Approving its tentative organization and programme of work and timetable (documents A/AC.109/2007/L.1 and 2), the Special Committee decided that, during March or April, four meetings would be dedicated to the forthcoming Caribbean Regional Seminar. On 24 May, the Week of Solidarity with the Peoples of Non-Self-Governing Territories would be celebrated. The annual seminar is traditionally held during that week. Meetings on matters before the Committee would be held during the periods 4 to 7 June and 18 to 29 June.
The Special Committee on the Implementation of the Declaration on the Granting of Independence to Colonial Countries and Peoples (also known as the Special Committee on Decolonization or the Committee of 24) is the focal point for the implementation of the Declaration on Decolonization. At the time the United Nations was established, there were 72 Non-Self-Governing Territories, along with 11 Trust Territories.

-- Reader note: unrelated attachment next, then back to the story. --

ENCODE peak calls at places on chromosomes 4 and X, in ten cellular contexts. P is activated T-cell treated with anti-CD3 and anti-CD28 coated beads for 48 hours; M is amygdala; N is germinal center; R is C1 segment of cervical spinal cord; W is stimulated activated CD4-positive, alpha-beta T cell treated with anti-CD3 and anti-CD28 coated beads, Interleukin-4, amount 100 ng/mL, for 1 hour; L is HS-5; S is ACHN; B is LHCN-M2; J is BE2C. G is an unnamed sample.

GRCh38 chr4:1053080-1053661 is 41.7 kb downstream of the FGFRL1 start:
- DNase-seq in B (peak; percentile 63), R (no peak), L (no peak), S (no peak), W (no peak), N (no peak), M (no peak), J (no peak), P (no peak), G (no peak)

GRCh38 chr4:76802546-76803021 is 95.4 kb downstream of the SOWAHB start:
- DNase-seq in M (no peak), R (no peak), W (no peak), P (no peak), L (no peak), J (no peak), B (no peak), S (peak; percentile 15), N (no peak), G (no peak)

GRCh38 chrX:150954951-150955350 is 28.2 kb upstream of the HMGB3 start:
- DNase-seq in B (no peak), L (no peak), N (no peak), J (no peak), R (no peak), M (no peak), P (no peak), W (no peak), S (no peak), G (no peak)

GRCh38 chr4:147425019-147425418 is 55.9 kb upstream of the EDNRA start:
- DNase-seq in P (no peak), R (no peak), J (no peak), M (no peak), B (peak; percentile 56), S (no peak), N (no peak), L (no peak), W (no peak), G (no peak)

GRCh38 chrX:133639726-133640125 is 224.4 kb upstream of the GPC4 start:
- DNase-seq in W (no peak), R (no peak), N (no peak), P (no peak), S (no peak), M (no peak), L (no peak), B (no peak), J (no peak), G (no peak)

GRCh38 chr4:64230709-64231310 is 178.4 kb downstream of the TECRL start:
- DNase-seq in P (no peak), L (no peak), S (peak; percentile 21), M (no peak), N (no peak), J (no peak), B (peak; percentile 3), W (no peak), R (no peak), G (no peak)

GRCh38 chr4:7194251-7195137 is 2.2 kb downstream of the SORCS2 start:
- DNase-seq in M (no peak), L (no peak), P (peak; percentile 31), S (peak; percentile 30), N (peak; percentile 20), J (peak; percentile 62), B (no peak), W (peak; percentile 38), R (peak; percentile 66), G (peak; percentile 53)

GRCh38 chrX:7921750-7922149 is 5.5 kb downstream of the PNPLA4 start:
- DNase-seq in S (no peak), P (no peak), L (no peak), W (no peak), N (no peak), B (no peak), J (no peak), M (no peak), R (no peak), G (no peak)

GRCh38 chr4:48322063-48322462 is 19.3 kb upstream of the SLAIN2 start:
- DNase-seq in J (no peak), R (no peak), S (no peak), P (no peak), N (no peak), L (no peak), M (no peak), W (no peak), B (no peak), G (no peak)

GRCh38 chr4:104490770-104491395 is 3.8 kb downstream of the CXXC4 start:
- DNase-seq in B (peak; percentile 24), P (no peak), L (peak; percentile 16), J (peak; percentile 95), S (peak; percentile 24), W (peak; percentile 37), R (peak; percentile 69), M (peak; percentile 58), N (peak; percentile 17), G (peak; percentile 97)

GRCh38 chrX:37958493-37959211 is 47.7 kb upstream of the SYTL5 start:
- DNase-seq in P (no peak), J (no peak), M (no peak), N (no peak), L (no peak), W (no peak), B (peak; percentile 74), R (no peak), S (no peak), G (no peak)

There are currently 16 Non-Self-Governing Territories left on the United Nations decolonization list: Western Sahara, American Samoa, Guam, New Caledonia, Pitcairn, Tokelau, Anguilla, Bermuda, British Virgin Islands, Cayman Islands, Falkland Islands (Malvinas), Gibraltar, Montserrat, Saint Helena, Turks and Caicos Islands and the United States Virgin Islands.
The members of the Special Committee are: Antigua and Barbuda; Bolivia; Chile; China; Congo; Côte d’Ivoire; Cuba; Dominica; Ethiopia; Fiji; Grenada; India; Indonesia; Iran; Iraq; Mali; Papua New Guinea; Russian Federation; Saint Kitts and Nevis; Saint Lucia; Saint Vincent and the Grenadines; Sierra Leone; Syria; Timor-Leste; Tunisia; United Republic of Tanzania; and Venezuela.
The Special Committee on Decolonization will meet again at a date to be announced.